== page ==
“Yes, indeed, if there were no ladies,” said the Assessor, vexed, “one should be able to accomplish something in this world. But now they must be coming and helping, and on that account things always go topsy-turvy. ‘Let me only do it let me only manage it,’ say they; and they manage and make it, so that ’Did one ever see anything so foolish! To fall over your foot-lace!’ but women have order in nothing; and yet people set up such to govern kingdoms! To govern kingdoms!!! I would ask nothing more from them than that they should govern their feet, and keep their boot and shoe strings tied. But from the queen down to the charwoman, there is not a woman in this world who knows how to fasten her boot-lace!”

Such was the philippic of Jeremias Munter, as he came into the room with Petrea, and saw, after the great shipwreck, that which remained of the confectionery. Petrea’s excuses, and her prayers for forgiveness, could not soften his anger. True it is, that an unfortunate disposition to laugh, which overcame her, gave to all her professions of distress a very doubtful appearance. Her distress, however, for all that, was real; and when Eva came, and said, with a beseeching, flattering voice, “Dear uncle, do not be angry any longer; poor Petrea is really quite cast down besides which she really has hurt her knee,” the good man replied with a very different voice:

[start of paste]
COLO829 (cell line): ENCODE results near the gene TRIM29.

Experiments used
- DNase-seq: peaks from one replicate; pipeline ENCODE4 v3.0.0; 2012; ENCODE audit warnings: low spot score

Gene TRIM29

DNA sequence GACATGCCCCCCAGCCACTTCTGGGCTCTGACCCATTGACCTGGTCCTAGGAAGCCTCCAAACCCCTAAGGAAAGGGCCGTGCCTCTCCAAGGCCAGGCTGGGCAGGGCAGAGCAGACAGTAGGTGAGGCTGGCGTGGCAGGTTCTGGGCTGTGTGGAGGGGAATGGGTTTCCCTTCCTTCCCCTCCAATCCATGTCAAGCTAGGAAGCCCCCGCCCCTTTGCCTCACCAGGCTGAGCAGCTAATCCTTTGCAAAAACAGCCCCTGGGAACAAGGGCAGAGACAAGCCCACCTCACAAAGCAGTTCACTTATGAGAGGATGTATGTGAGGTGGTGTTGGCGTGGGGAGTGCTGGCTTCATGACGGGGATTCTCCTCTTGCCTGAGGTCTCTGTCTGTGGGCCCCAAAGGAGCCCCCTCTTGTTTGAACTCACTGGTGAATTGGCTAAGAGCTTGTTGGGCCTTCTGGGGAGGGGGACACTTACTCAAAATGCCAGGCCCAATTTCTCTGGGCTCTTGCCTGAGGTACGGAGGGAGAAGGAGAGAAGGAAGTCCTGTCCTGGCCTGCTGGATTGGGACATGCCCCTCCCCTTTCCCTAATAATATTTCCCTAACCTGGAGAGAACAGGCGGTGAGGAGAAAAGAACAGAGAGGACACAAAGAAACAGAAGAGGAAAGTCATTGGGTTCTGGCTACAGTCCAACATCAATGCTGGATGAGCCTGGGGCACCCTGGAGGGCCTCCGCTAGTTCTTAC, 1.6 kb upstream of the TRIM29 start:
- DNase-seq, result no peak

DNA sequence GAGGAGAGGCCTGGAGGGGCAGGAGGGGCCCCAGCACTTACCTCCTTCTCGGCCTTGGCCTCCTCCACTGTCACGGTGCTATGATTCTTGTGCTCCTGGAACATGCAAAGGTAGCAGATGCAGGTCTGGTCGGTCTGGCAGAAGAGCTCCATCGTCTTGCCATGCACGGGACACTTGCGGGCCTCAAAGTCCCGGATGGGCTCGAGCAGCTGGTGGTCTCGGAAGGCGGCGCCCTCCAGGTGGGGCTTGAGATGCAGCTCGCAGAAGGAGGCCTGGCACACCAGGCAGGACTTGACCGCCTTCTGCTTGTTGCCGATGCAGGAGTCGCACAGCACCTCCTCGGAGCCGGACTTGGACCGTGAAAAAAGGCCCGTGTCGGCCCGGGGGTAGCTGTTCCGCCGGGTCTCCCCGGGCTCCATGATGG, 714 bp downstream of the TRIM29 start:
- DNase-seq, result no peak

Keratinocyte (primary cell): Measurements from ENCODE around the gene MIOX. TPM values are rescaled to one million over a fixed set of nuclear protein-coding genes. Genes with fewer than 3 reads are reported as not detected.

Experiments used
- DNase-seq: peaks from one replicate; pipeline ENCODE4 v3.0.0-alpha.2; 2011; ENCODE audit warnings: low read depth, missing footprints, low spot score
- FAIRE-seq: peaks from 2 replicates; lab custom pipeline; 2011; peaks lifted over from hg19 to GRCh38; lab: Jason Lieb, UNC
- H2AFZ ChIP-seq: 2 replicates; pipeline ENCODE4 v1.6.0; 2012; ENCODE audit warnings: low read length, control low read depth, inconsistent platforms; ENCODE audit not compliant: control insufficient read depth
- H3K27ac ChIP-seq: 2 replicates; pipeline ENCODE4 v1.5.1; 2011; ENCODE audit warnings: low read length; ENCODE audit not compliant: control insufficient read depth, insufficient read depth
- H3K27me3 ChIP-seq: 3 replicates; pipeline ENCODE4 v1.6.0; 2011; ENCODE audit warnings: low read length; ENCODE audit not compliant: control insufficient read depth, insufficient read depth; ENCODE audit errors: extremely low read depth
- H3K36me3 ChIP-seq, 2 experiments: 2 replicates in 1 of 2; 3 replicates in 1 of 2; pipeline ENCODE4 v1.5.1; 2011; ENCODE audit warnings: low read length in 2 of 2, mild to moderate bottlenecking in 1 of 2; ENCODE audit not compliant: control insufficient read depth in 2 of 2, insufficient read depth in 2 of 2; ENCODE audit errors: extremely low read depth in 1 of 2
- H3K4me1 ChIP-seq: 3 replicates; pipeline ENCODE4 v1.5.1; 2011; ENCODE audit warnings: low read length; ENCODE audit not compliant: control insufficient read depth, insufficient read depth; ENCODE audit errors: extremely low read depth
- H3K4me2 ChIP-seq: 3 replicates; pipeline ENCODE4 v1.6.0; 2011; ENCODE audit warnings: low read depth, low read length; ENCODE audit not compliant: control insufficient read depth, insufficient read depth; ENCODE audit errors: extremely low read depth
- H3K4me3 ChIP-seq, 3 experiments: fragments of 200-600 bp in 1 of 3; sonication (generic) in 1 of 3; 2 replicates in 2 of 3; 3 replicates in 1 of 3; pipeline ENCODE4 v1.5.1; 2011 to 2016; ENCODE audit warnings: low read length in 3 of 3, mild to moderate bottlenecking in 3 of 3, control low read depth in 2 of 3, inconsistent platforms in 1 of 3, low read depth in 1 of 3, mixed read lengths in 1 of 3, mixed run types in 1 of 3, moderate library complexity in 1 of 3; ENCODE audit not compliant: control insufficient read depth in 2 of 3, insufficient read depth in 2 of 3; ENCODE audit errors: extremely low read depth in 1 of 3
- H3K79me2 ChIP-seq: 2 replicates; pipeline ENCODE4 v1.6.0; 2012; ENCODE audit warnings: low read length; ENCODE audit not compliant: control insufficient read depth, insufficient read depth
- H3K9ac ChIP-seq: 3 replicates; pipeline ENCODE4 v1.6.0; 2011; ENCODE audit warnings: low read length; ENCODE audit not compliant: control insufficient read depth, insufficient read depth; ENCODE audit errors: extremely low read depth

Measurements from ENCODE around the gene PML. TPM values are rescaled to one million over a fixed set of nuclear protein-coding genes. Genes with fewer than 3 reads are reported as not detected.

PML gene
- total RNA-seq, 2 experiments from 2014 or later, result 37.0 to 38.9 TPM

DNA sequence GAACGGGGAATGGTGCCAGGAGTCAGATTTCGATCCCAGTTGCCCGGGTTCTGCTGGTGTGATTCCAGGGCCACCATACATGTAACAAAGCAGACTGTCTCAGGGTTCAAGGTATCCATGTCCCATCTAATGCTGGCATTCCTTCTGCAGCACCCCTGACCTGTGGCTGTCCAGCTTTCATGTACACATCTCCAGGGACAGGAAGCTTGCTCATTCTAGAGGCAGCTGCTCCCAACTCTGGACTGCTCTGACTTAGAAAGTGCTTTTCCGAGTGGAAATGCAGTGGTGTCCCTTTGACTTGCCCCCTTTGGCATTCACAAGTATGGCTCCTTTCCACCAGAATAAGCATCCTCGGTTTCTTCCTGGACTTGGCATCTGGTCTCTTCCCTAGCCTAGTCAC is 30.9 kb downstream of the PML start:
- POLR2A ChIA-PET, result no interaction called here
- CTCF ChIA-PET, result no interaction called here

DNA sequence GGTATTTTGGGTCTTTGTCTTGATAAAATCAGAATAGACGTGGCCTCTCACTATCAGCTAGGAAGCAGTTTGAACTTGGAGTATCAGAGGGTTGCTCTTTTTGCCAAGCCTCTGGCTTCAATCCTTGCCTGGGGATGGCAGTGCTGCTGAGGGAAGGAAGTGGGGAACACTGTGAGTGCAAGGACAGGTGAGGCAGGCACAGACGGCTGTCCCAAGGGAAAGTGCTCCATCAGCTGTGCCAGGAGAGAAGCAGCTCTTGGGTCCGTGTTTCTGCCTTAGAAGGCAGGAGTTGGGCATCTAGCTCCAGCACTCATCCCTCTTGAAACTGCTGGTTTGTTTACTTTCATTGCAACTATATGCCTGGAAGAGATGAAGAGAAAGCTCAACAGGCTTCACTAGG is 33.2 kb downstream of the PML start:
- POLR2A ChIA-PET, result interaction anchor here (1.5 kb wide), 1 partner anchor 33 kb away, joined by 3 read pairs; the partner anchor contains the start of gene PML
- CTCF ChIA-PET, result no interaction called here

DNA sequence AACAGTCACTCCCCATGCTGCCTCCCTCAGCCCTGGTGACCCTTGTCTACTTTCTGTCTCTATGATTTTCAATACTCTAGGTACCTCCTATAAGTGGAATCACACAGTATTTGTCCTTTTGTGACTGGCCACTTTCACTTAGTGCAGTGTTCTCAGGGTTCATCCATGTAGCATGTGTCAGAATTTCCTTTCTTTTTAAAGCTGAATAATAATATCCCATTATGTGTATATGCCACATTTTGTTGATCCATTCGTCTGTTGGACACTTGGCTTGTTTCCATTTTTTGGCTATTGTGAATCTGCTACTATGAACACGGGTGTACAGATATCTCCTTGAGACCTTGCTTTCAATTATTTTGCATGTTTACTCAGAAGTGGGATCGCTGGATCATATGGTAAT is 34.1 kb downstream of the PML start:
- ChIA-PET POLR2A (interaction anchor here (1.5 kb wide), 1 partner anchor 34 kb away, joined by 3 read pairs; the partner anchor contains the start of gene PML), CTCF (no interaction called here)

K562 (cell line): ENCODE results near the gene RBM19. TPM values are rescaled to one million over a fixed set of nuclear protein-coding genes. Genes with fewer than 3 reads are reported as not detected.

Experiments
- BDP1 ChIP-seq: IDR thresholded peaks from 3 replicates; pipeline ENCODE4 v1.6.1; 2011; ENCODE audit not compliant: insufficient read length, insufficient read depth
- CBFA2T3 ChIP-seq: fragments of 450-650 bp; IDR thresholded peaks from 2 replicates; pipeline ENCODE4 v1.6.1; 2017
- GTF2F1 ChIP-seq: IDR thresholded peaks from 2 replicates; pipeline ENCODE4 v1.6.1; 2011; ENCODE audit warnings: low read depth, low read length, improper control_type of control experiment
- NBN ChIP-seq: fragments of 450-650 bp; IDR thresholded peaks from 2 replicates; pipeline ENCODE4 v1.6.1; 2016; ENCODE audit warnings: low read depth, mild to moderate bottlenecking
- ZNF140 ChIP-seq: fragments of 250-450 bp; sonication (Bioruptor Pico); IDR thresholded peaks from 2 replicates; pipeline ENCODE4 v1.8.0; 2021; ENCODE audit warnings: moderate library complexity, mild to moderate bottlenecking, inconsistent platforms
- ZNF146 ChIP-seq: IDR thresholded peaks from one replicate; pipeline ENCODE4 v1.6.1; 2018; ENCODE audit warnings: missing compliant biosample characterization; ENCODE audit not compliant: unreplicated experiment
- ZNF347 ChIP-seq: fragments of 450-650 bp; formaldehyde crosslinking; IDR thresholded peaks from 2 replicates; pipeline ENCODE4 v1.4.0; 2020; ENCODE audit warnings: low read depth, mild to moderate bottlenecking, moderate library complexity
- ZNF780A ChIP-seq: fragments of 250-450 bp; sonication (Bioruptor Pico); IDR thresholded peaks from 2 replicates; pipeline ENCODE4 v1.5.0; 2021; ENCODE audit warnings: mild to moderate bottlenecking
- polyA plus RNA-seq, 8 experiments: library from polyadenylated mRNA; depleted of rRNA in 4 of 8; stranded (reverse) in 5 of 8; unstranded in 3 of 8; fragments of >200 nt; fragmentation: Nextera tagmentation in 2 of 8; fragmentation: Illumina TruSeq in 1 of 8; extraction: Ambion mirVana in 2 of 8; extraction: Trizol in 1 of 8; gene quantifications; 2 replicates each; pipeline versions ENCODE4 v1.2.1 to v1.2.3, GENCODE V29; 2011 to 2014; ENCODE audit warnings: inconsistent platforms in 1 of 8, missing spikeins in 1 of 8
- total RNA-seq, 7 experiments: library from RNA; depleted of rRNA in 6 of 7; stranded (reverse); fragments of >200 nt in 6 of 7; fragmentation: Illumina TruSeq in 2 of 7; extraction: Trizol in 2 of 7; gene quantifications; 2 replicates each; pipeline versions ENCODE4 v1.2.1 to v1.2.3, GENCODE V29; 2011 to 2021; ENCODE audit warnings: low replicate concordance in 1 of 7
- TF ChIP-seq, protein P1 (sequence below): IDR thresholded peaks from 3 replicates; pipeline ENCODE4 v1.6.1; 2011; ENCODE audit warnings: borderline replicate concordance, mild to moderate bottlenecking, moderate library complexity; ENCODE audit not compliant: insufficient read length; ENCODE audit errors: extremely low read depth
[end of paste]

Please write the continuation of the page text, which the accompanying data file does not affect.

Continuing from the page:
“But has she, indeed? But why are people so clumsy so given to tripping and stumbling, that one ”

“One can get some more confections at any time,” said Eva.

“Can one!” exclaimed Jeremias; “do they grow on trees, then? How? Shall one then throw away one’s money for confectionery, in order to see it lie about the streets? Pretty management that would be, methinks!”

“Yet just say one kind word to Petrea,” besought Eva.

“A kind word!” repeated Jeremias: “I would just tell her that another time she should be so good as to fasten her shoestrings. Nay, I will go now after some more confectionery; but only on your account, little Miss Eva. Yes, yes; say I I will now go: I can dance also, if it be for But how it rains! lend me the ‘family-roof,’ and the cloak there I need also. Give it here handsomely! Well then, what is there to gape at? How! will the people gape at me? all very good; if it gives them any pleasure, they may laugh at me, I shall not find myself any the worse for it. Health and comfort are above all things, and one dress is just as good as another.”

The young girls laughed, and threw the “court-preacher,” which hardly reached to his knees, over the shoulders of the Assessor; and thus apparelled he went forth with long strides.